The typical or minimum amount of gravel to use  is a starting point, and can quickly change by specific site conditions. Poor draining onsite soils should prompt you to increase the drainage zone, or any other weight surcharge like a shed, slope above the wall, parked vehicle etc.

A pro tip is to consider using gravel much further behind the retaining wall.

On engineered walls you will have to excavate much further behind the wall to place the geogrid.

While you can use soil as backfill on top of the geogrid, you may want to use gravel.

The backfill material has to be compacted, and soil is virtually impossible to adequately compact in a timely manner, or if its wet.

Make sure to plan accordingly prior to the project begins, as this is a huge change to the scope of work in terms of excavation, soil disposal, gravel purchasing, and importing.

allan-block-gravity-retaining-wall

How To Install Retaining Wall Drainage 

 Placing drainage gravel under or behind a retaining wall might seem not worth talking about, but considering how much gravel is needed, it quickly becomes a logical challenge to do right.

This will be covered  more in greater detail later, but importing enough gravel requires special equipment due to the weight and volume of the gravel required. You can’t simply use a wheelbarrow.

All gravel used under or behind a retaining wall needs to be compacted to prevent future settling, and to strengthen the wall by locking the block and gravel all together.

It’s important to note that the blocks by themselves are not what retains the soil. Even though they weight 70lbs each, they are far too light to hold back the soil.

When you combine the weight of the blocks, and gravel together you double the weight, and now can retain much more soil.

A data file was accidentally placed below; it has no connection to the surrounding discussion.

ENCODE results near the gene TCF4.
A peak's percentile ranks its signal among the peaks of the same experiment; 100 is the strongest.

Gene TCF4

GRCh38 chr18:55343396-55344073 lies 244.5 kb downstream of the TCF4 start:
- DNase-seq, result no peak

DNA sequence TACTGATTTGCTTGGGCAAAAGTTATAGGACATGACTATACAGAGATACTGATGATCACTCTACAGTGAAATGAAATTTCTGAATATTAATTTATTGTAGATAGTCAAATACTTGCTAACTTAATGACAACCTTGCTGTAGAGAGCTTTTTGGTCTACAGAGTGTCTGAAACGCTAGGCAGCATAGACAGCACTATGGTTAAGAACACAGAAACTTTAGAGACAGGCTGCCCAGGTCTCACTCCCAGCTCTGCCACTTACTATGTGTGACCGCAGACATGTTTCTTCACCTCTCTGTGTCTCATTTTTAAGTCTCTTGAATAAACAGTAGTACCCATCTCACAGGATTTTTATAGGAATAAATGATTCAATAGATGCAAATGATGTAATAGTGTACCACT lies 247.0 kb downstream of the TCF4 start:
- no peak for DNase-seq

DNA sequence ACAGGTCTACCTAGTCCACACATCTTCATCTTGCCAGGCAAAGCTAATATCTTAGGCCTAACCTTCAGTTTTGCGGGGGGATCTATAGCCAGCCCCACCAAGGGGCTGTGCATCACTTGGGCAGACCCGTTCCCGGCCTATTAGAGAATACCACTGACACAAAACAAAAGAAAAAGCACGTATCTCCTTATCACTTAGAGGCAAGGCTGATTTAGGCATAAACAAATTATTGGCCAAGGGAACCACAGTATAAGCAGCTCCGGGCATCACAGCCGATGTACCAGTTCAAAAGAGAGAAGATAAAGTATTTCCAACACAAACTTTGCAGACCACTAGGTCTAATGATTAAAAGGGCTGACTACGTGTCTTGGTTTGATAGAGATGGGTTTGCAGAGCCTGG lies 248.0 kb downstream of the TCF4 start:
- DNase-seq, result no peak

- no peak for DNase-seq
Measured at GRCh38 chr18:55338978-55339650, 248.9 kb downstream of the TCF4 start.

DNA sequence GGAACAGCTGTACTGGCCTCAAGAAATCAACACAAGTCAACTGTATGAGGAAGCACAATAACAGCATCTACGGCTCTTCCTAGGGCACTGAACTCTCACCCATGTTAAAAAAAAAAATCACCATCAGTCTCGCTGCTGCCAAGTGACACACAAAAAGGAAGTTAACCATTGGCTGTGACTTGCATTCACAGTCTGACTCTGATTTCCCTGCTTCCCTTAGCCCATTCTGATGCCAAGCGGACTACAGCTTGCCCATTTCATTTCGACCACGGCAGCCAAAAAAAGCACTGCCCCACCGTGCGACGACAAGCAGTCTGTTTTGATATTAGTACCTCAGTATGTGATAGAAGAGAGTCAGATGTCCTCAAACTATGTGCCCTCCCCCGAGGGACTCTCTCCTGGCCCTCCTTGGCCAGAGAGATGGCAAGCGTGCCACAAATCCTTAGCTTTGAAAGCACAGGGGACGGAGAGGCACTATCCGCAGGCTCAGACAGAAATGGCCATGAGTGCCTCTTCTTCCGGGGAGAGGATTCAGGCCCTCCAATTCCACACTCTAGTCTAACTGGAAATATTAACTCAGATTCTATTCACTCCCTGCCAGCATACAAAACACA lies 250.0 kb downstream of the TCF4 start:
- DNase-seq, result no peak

You combine the weight of the blocks together, by compacting the gravel and blocks together. Yes, you run the compactor on top of the blocks, just be sure to use a narrow smaller compactor.

This is an often-overlooked step even by long time retaining wall builders.

Make a minimum of 2 passes on top of the blocks, and extend all the way towards the back of the cut.

Allan-Block-Engineered-wall-with-gravel

All compactors have specific depths of gravel they can compact. Smaller 100-200lb compactors can do about 6-8” of gravel, while larger 1000lb compactors can do up to 24” thick. Within 3’ of a retaining wall you should use a small 100-200lb compactor. Beyond 3’ you can and should use a larger heavier compactor.

How To Install Drainage For A Retaining Wall

 Placing drainage gravel under or behind a retaining wall might seem not worth talking about, but considering how much gravel is needed it quickly becomes a logical challenge to do right.

We will cover this more in greater detail later, but importing enough gravel requires special equipment due to the weight and volume of the gravel required. You can’t simply use a wheelbarrow.

All gravel used under or behind a retaining wall needs to be compacted to prevent future settling, and to strengthen the wall by locking the block and gravel all together.

It’s important to note that the blocks by themselves are not what retains the soil. Even though they weight 70lbs each, they are far too light to hold back the soil.

When you combine the weight of the blocks, and gravel together you double the weight and now can retain much more soil.

You combine the weight of the blocks together, by compacting the gravel and blocks together.

Yes, you run the compactor on top of the blocks, just be sure to use a narrow smaller compactor.

This is an often-overlooked step even by long time retaining wall builders. Make a minimum of 2 passes on top of the blocks, and extend all the way towards the back of the cut.

All compactors have specific depths of gravel they can compact. Smaller 100-200lb compactors can do about 6-8” of gravel, while larger 1000lb compactors can do up to 24” thick.

Within 3’ of a retaining wall you should use a small 100-200lb compactor. Beyond 3’ you can and should use a larger heavier compactor.

allan-block-compact-spec-sheet

The Retaining Wall Drainage Pipe